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B.C. files application for Canada's first unexplained wealth order, minister says

A hearing into Canada's first unexplained wealth order application is scheduled for Jan. 11, 2024, in B.C. Supreme Court. (Peter Scobie/CBC - image credit)
A hearing into Canada's first unexplained wealth order application is scheduled for Jan. 11, 2024, in B.C. Supreme Court. (Peter Scobie/CBC - image credit)

British Columbia's solicitor general has announced the filing of the first-ever application of an unexplained wealth order in Canada.

Mike Farnworth said the move is the start of a series of similar applications, which he described as powerful tools allowing the government to seize proceeds of crime and "put those engaging in illegal activity on notice.''

The application announced Thursday relates to a property on Salt Spring Island the government is trying to seize. Details of the case are contained in a notice of civil claim filed in B.C. Supreme Court by the director of civil forfeiture in September.

A hearing into the application is expected on Jan. 11, 2024.

A statement from Farnworth said the province "will not tolerate criminals prospering in our communities'' and will pursue illegally acquired properties, luxury vehicles, money laundering schemes and businesses operating as fronts.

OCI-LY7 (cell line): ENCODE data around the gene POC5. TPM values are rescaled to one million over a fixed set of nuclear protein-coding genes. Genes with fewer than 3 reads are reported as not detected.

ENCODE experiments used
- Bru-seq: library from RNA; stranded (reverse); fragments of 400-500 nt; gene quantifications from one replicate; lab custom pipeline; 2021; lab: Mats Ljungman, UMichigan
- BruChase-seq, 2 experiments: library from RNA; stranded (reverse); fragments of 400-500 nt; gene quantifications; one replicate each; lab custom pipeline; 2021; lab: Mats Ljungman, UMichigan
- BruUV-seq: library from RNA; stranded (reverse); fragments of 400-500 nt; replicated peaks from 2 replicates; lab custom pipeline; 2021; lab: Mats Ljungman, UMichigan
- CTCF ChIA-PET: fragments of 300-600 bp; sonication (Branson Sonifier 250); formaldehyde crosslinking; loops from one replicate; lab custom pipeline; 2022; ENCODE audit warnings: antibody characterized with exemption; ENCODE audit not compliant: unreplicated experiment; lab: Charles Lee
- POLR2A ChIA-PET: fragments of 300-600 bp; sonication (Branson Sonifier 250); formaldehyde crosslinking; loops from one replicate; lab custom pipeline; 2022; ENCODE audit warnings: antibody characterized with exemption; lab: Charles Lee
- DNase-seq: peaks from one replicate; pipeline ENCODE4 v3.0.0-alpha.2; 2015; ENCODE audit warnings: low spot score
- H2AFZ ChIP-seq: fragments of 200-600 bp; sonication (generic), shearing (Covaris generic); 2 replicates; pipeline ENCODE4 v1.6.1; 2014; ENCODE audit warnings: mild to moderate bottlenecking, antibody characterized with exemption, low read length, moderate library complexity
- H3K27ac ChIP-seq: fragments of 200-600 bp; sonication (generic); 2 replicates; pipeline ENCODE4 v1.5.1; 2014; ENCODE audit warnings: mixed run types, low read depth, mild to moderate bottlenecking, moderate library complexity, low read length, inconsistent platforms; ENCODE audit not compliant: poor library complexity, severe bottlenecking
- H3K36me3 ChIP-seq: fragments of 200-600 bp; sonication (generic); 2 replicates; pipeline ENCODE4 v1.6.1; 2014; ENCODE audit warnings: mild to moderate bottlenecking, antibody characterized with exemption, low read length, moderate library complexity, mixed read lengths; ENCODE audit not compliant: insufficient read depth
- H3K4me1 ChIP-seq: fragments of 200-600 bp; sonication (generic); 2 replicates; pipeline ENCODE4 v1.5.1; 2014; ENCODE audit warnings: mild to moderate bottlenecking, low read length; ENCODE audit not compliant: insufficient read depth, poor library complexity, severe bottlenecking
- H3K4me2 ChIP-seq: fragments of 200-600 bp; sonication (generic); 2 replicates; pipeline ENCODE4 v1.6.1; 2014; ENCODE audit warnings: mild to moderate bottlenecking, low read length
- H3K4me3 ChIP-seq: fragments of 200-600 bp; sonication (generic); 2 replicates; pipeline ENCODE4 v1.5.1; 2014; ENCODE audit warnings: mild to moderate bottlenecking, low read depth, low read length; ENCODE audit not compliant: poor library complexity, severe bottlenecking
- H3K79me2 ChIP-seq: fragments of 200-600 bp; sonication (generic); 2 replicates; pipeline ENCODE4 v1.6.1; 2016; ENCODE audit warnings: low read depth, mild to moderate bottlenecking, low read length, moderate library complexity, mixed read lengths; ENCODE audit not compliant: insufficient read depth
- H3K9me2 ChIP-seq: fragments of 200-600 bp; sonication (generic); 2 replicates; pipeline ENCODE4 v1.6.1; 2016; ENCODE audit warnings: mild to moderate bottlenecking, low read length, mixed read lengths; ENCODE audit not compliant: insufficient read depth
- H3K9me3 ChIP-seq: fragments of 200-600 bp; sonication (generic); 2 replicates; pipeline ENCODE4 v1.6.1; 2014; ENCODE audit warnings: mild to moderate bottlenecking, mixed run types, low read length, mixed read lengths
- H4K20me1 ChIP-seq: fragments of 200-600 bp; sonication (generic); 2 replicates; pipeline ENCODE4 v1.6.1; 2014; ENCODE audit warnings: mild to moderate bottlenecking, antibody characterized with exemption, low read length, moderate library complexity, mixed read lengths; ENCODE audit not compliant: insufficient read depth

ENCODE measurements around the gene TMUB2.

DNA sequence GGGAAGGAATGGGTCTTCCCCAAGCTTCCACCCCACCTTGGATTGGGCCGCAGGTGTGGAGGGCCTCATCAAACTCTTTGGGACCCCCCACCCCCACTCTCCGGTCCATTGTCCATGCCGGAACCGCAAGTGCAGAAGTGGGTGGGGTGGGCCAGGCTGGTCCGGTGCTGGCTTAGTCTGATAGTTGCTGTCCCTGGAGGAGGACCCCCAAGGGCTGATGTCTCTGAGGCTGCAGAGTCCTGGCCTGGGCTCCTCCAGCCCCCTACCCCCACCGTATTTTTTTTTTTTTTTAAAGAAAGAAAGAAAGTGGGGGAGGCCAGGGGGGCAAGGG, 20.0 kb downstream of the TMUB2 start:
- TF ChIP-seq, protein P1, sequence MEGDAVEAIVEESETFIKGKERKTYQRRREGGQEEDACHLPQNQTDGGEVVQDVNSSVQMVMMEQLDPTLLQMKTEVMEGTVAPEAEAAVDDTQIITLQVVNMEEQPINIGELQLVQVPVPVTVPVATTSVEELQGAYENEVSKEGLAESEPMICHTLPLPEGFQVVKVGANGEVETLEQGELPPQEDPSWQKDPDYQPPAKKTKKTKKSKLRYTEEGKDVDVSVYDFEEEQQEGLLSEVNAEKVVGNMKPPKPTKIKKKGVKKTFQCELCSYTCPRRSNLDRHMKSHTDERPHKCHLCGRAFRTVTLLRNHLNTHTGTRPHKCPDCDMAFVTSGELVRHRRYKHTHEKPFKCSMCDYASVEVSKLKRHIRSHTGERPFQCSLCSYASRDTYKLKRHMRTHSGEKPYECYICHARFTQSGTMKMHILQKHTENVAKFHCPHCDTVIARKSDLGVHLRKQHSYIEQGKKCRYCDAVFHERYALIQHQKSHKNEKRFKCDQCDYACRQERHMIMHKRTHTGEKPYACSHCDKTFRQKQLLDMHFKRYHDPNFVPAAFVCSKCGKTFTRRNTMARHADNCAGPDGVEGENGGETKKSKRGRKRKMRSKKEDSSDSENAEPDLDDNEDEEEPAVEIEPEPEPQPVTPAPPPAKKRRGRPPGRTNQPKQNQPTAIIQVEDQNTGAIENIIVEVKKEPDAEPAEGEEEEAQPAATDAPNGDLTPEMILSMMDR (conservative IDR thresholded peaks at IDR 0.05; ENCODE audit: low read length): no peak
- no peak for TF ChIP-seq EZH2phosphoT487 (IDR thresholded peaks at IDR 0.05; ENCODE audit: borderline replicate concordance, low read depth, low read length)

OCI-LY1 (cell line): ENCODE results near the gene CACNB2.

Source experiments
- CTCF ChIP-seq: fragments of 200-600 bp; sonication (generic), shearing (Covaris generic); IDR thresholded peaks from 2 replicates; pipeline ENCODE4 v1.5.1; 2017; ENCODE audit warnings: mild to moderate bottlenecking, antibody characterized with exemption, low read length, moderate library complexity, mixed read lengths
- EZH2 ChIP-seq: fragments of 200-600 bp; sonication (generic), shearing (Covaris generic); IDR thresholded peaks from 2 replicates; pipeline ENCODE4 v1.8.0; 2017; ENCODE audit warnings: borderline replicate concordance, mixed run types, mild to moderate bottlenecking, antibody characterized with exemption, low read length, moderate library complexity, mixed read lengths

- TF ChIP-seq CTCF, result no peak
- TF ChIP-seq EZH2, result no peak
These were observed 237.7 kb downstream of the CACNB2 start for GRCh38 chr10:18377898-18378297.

Amendments to the Civil Forfeiture Act earlier this year allow the use of unexplained wealth orders, which require people to explain how they acquired their wealth and property if there is suspicion of criminal activity.

Confiscating unexplained wealth was one of the recommendations in the Cullen Report, which estimated that billions of dollars worth of illicit funds have poured into the province, especially in casinos and real estate.

Civil forfeiture has existed in B.C. since 2006, allowing the province to confiscate people's property without any criminal charges attached.

Forfeited assets obtained through unexplained wealth orders are redirected to community safety and crime-prevention initiatives, said Farnworth.